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Saving Lives and the Butterfly Effect: Be The Match

Sometimes, in moments of introspection, I look back at my career  and wonder whether anything I have done professionally has actually added any value to society. I am sure I am not alone in that. I have had a very satisfying time of it to be honest, but it’s not like I am a doctor helping save lives, or a teacher educating the next generation or even a public servant keeping society running. I have only worked for private companies focused on adding shareholder value, and even then, principally for shareholders. Back when Documentum was a start-up I remember the co-founder telling me that his vision for the company was to “find the cure for cancer”.


What he meant by that was that some pharmaceutical researchers somewhere in the world would join together some disparate pieces of content in a collaborative fashion and come up with some new therapies. A rather lofty goal you might think, but it was something for a young start-up to rally around, and proved very powerful. We felt we had a real purpose, something to jump out of bed and race into the office for.


Many private sector companies address their responsibilities to give back through CSR programs and by encouraging their employees to get involved in charitable activities. NetApp does this by allowing its employees time-off to lend a hand to worthy causes – one of the reasons why we were ranked #3 in best places to work, globally.

But sometimes it is great to see where the technology you represent is actually truly helping society, rather than just as a necessary part of the business machinery. In our case, our storage systems are keeping the financial world running, manufacturers churning out their products and retailers capturing and storing customer and transaction data. And of course in every other vertical there is. But sometimes there is an implementation that you see that warms the heart and makes you realize just how foundational what you do can be. In this case it is about saving lives. Our latest Epic Story – Be The Match is one such instance. Marrying bone marrow donors to those desperate for a transplant is a time bound business. Finding a match is hard and until the last few years has been slow. With the advent of social media and viral marketing this has sped up considerably and Be The Match has been at the forefront in harnessing the techniques to make quicker matches and increasing the chances of saving lives.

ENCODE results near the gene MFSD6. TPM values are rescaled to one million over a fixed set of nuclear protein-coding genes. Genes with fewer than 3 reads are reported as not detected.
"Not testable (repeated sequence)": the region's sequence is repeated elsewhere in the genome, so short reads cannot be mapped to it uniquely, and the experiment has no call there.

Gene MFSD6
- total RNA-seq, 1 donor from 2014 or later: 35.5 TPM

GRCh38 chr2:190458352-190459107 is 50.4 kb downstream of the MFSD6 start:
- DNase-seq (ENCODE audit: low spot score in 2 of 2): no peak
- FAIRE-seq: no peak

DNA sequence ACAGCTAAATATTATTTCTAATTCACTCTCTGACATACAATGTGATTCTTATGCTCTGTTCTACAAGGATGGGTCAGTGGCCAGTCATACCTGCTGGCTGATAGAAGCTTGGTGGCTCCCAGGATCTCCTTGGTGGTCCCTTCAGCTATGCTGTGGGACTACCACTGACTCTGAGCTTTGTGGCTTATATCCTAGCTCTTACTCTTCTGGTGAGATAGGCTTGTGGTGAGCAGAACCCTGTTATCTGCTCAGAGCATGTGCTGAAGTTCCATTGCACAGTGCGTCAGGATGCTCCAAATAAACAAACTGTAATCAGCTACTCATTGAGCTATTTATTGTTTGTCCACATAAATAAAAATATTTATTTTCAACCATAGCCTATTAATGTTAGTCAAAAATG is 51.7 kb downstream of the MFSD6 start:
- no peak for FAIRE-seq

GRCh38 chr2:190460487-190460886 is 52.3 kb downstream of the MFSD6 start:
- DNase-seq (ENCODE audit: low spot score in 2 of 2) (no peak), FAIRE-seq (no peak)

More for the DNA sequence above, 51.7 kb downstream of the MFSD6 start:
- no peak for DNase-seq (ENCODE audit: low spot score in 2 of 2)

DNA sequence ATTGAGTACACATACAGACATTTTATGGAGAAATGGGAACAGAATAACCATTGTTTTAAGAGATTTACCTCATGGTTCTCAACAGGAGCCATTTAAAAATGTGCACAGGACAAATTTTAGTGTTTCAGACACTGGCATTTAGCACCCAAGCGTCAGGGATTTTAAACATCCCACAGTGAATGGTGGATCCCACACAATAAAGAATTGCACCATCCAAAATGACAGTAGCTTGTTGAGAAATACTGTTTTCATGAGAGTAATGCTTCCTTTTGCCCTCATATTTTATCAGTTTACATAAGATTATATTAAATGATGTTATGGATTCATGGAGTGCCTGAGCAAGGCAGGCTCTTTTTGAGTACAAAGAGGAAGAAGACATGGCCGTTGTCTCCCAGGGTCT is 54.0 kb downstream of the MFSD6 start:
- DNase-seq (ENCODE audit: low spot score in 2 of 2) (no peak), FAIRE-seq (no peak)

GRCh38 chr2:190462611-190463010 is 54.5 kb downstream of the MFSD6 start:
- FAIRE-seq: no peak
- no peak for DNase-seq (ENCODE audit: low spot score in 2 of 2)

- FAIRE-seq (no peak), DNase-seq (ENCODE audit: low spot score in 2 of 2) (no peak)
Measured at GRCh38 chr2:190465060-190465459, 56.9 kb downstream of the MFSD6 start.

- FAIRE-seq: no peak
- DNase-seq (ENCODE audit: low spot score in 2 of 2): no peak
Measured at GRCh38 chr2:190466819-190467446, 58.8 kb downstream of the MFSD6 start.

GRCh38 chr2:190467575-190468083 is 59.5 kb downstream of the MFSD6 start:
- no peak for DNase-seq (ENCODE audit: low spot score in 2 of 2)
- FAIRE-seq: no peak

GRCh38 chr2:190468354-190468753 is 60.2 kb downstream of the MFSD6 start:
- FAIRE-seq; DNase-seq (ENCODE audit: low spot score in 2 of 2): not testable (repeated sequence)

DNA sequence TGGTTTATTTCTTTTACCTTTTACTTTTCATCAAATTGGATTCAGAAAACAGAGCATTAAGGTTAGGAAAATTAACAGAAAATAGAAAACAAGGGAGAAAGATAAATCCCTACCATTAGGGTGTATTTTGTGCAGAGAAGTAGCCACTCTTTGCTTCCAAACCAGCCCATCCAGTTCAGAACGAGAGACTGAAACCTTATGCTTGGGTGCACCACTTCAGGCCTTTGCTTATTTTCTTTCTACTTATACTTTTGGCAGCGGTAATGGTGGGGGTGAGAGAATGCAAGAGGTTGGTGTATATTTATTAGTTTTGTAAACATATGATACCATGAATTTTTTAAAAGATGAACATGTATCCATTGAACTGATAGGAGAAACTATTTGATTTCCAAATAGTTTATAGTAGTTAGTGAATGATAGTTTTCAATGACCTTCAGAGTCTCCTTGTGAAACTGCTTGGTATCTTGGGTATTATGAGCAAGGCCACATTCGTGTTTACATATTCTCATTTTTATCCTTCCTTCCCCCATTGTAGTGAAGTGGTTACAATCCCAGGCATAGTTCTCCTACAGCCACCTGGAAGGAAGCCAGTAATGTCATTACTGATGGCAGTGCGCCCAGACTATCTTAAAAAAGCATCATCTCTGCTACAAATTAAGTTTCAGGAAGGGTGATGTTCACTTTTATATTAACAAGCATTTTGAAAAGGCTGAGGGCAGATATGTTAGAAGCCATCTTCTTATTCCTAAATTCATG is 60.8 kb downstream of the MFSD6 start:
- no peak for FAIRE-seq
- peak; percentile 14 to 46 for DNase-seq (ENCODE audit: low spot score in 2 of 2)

Jennifer Aaker in her book “The Dragonfly Effect” (co-authored) talks about how utilizing social media, marketing and psychological techniques, a single concrete goal can be achieved far more effectively than in any traditional way. Jennifer is a marketing professor at Stanford and I have had the privilege of listening to her talk on a couple of occasions. Both those times she used Be The Match as an instantiation of the principle. In fact she has been working with Be The Match for a long time, helping to speed up the matching process. She is an inspiration and I encourage everyone to watch her on Youtube. She is wonderful. If she doesn’t move you, then I would be seriously surprised.

So I was thrilled to see that NetApp is providing the infrastructure for Be The Match. For them it is critical that data is processed quickly, is not in silos and can be constantly available. As Michael Jones, the CIO says “There is no way we could have achieved our growth numbers or gained the efficiencies we have—with no increases in headcount or expenses—without building our foundation on NetApp storage.”

Be The Match are typical of Mid-Sized Enterprises all over the world that we are helping. I know we make brown, spinning stuff that sits in a data centre and for 99% of the population is totally dull and uninteresting. But, when it is used to support such a wonderful application, then I know we are doing something right and purposeful.